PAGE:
On a day when all manner of people turned out to publicly and conspicuously commemorate ANZAC Day, marching, singing, praying, dressing up in uniform, waving flags, wearing medals, beating drums, playing trumpets, bagpipes and horns, then gathering noisily with family and regiment mates in watering-holes from Gallipoli to Goondiwindi to Greymouth, I dug deep to gather my thoughts of war and the fallen in my garden. Continue reading
You can always pick gardeners on holidays. They have these funny habits they indulge when they are away from their familiar terrain. I speak both of my own behaviour and from watching fellow flora enthusiasts. Continue reading
LOVED a touching little book on gardening I read recently, titled Philosophy in the Garden by Melbourne philosopher and writer Damon Young, which explores the intimate relationship between authors and their gardens. It is not a how-to book on what, when and how to grow. It is a joyful look at how the great writers, thinkers and philosophers including Aristotle, Marcel Proust, Jane Austen, Emily Dickinson and George Orwell found life for their ideas in gardens, be it parks, their back yard or pot plants. The garden for them was variously a retreat, a place of solitude and an inspiration. Continue reading
I HAVE a cup that reminds me to smile and be thankful every day. It has a quote from philosopher Cicero across it, saying: “If you have a garden and a library, you have everything you need ”. It’s true. I do have everything. I have a beautiful space to walk and play in and books in abundance to enjoy, re read and share. But therein lies the rub. The two are in conflict.
Nothing quite defines the Christmas tragics like the decision to fake it or cut it. Talking Christmas trees here. And for years I was in the curled-lip ”as if”’ camp when asked if our tree was one that stored away from year to year. “You mean an ARTIFICIAL tree? ”I’d sneer when it was suggested I’d have anything but the real McCoy – pine-smelling, needle dropping and misshapen though they were. Continue reading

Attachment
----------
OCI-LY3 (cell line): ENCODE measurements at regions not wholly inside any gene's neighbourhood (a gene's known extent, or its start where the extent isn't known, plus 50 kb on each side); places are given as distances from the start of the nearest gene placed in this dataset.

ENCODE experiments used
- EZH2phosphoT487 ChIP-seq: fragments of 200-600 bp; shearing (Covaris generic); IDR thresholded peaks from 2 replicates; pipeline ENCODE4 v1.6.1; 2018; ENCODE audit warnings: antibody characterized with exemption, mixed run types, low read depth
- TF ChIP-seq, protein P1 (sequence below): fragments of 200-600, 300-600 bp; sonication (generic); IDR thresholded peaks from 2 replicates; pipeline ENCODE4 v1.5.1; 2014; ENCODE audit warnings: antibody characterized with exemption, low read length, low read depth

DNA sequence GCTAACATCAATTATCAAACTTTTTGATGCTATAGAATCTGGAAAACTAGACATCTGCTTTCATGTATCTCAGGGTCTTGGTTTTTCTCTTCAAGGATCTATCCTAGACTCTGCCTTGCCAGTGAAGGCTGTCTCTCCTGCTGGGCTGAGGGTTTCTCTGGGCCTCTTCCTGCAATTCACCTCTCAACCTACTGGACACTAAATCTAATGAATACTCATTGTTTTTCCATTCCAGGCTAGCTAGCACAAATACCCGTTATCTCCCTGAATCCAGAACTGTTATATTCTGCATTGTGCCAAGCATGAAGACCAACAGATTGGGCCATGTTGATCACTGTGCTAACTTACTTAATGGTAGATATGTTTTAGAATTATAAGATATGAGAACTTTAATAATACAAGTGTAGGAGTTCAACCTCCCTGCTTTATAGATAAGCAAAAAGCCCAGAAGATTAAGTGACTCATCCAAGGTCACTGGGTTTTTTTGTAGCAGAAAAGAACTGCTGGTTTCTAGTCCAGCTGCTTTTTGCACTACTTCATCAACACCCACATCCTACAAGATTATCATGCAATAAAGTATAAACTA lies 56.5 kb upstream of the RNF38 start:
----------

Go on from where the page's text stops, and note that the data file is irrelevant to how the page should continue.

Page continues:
I thought our jacaranda tree in the front garden was gorgeous before it rained last night. The downpour has stripped much of the intense purple blossom from the limbs and covered the ground below in a thick, almost iridescent carpet. Now it is truly a vision. It dazzles me every time I look out the window. I daresay even a painter would have trouble reproducing this colour. Continue reading
WHERE do gardens go when their owners die or move house? Where does the love and energy that went into planning, building and nurturing it all end up? Does it stay in the soil or live on in the plants themselves? Is it “our” garden by geographic location, or by the trees, shrubs and flowers that thrive under our prudent watch – so when we depart, stewardship transfers completely, obliterating what went before? Continue reading
Humbling experience last week when a commercial strawberry grower in the neighbourhood invited us to come and pick our hearts out for a morning before he destroyed his crop. The strawberry harvest has been a bumper this year, so there’s a glut, hence low prices make them uneconomical for our neighbour to pick and send to market. All that planting, tending, watering, watching, growing and blooming – for nothing. Continue reading